This time of year we often hear about the crisis of low productivity in North America linked to whatever the current economic woes may be, whether that’s competitiveness, exchange rates, or lagging GDP, with the accompanying plea that “somebody” needs to do something about the productivity gap.

The good news is that you already have everything you need – theoretically – to significantly increase your productivity or the productivity in your organization. You simply don’t have the process and tools to implement them well.

Productivity Tip #1

The biggest challenge to increasing productivity in the workplace is a lack of clarity. Ask each of your direct reports what the vision and mission of your company is. Then, ask them what the key accountability is in their department this year to help move the company in that direction. Finally, ask them what is on their To-Do list that supports achieving their department’s accountability. Or, ask yourself those same 3 questions if you’re reading this as an individual contributor in an organization.

If those 3 questions don’t result in answers that are right on target, that’s the biggest reason for your productivity gap. What you’ve got is a company full of well-intentioned folks focused on trying to do the right thing, without knowing what that right thing is.

The result is busyness rather than productivity with a lot of unfocused non-value-add work.

The solution is to have a simplified set of strategic objectives that deliver boardroom to mail room alignment, with every person knowing where they fit, how they contribute, and why it matters.

Productivity Tip #2

The second biggest challenge to increasing employee productivity is for leaders to get out of the way and let employees figure out the “how” once they’re clear on the “what”.

I’ve been dismayed by the amount of time senior leadership teams have spent in the weeds, painstakingly developing detailed implementation plans, before I helped them transform their outdated Strategic Planning process into a much more nimble Strategic Thinking approach.

Conventional planning follows a lock-down approach of trying to specify exactly what needs to be done (and how) that stifles individual initiative and crushes productivity. That’s an outdated command-and-control structure unsuited to today’s emerging workforce or any organization that is looking for greater entrepreneurial spirit and agility.

Instead, setting big goals and asking individuals to be accountable for contributing their skills, talent, and productivity to achieving them is the best way to drive productivity. This way you create accountability and ownership rather than resistance to change and lack of buy-in.

Gallup found that when employees work at what they do best, there’s 38 percent higher productivity; but, only 20 percent of all employees feel they are able to do what they do best every day. Provide clear direction on the destination and deadline, and empower your employees to determine how best to achieve it.

Productivity Tip #3

Almost everyone identifies one of the biggest challenges to improving productivity at work as “Time” – but it’s not Time, it’s Focus that is really the issue. Almost everyone can find time for email and TV. But most wrestle to find time for new projects at work or personal initiatives such as fitness. While breaks and downtime are essential to staying productive, being productive requires a focus on putting the big rocks in first.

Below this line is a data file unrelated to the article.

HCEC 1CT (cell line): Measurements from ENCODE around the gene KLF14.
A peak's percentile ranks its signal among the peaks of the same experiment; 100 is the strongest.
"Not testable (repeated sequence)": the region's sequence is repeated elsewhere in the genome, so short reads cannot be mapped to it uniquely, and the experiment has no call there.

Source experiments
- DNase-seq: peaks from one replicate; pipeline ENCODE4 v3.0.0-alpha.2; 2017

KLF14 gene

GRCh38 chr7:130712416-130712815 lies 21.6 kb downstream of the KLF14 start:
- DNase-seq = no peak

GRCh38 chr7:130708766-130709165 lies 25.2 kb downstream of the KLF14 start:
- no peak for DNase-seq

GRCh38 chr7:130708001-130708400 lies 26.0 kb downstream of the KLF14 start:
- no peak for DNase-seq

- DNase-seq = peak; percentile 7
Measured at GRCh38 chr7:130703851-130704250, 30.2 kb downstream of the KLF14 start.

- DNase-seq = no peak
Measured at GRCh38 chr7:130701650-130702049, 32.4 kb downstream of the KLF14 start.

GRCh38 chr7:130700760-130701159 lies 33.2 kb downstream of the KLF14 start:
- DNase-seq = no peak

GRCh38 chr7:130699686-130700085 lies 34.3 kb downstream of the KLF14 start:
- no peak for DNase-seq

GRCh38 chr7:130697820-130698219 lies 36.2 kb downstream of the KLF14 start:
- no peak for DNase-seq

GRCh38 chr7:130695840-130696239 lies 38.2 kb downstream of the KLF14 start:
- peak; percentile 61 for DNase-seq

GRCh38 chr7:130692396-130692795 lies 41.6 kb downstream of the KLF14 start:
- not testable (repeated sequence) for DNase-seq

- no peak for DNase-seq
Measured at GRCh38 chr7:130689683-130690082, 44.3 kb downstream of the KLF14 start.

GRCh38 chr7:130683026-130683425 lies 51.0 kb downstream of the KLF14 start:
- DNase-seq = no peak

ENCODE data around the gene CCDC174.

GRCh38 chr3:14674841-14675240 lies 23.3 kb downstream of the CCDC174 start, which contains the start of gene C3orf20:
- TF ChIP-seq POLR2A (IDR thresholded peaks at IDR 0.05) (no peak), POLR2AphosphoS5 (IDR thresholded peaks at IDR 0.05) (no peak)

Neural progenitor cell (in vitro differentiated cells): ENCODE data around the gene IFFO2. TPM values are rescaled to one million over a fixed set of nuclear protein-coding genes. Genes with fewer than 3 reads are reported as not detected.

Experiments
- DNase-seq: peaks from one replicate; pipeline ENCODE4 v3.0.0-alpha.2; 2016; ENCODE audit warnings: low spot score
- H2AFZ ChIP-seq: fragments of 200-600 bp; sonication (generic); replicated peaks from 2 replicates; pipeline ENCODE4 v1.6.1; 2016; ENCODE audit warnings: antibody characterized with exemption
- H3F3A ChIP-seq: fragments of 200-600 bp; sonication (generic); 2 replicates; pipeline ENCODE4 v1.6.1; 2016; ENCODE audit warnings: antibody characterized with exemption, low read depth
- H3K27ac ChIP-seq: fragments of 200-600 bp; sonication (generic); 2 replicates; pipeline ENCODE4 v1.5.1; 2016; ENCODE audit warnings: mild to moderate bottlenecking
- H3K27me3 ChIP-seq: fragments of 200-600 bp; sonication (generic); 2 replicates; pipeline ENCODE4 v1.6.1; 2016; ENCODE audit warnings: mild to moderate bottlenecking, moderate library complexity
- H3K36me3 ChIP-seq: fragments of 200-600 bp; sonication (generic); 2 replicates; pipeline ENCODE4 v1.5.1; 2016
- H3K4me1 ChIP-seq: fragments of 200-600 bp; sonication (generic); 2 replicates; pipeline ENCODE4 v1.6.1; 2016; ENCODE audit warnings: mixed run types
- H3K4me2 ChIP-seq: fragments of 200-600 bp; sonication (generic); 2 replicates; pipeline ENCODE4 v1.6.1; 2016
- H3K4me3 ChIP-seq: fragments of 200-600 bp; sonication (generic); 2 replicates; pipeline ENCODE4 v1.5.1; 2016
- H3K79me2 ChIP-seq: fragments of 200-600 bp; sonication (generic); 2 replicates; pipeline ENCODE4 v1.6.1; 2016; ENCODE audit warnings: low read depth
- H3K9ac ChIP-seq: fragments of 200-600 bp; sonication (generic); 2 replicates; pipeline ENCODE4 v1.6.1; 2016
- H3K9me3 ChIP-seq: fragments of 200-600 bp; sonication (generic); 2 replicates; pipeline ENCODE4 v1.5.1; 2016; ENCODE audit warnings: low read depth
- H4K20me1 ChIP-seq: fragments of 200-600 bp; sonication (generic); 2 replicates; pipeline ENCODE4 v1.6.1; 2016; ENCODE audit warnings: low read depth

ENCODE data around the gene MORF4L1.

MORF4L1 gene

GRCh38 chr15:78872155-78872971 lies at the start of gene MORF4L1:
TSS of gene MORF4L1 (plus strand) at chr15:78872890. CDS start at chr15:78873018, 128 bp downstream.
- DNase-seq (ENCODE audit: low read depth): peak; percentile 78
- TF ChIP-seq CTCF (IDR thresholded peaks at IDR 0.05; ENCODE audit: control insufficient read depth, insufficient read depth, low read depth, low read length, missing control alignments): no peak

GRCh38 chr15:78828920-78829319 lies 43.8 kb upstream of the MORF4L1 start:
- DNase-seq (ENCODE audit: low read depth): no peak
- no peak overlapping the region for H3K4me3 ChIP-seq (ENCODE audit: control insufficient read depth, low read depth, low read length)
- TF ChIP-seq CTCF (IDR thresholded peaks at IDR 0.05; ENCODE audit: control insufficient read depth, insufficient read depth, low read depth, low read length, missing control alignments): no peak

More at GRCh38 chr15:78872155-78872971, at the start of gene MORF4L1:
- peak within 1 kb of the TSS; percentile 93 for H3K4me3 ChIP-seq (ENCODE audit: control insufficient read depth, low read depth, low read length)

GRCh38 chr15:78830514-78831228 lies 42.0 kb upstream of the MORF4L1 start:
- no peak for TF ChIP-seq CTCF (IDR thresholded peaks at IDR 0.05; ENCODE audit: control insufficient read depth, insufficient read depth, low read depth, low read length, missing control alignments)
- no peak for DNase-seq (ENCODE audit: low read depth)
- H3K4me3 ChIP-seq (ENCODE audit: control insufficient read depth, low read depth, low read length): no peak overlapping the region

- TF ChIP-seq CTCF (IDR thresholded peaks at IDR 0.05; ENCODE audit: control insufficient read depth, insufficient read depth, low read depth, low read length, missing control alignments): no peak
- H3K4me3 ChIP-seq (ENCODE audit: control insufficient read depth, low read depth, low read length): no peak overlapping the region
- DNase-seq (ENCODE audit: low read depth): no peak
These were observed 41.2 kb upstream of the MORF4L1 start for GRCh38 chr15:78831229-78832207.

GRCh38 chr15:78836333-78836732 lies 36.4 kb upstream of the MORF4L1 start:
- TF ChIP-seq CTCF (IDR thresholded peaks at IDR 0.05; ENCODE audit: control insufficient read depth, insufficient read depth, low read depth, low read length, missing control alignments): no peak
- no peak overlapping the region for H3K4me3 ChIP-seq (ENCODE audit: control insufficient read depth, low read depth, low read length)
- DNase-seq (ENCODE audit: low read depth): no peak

Those of us who are old enough to remember the “no TV until your homework is done” rule learned productivity at a young age. We made sure we got through our homework as quickly as possible, with an appropriate level of attention to detail – sometimes we’d speed read, sometimes we’d buckle down and study hard. We were productive. Now, we fritter away our days on email, social media, urgent-but-not-important tasks that feel good to cross off a to-do list, and bemoan the fact that we have no time for all the other things we should be doing. We end up working long hours, trying to pack it all in.

Some new research suggests that if you’re working more than 55 hours a week, all the rest of the hours you’re putting in are completely wasted – humans simply don’t have the capacity to be productive once that threshold is reached. Start to track your days and notice how you make time for the things that matter – dealing with a crisis, making time to see an old friend who’s in town, or taking advantage of some good weather to enjoy a favorite outdoor activity. Note where days disappeared altogether when you started your day with email and never managed to fight your way clear of it.

If you know it’s time to get clear on your corporate priorities and create alignment for all your employees, want to get out of the trap of an overly-detailed Strategic Plan that never gets fully implemented, feel free to reach out. We’ll look at where you’re at, where you want to be, and what gaps you need to close to get there.

#1 Bestselling Author, International Speaker, and Accelerator Anne C. Graham is on a mission to help business leaders and their racehorses, colts, and plow horses work together to double their profit per employee – or more – in less than one year, in less time per week than they’re spending on email per day. Her book Profit in Plain Sight includes the 5-step proactive P.R.O.F.I+T Plan to do it, and her innovative online university ProfitU™ makes it easy to implement.  Connect with Anne on LinkedIn.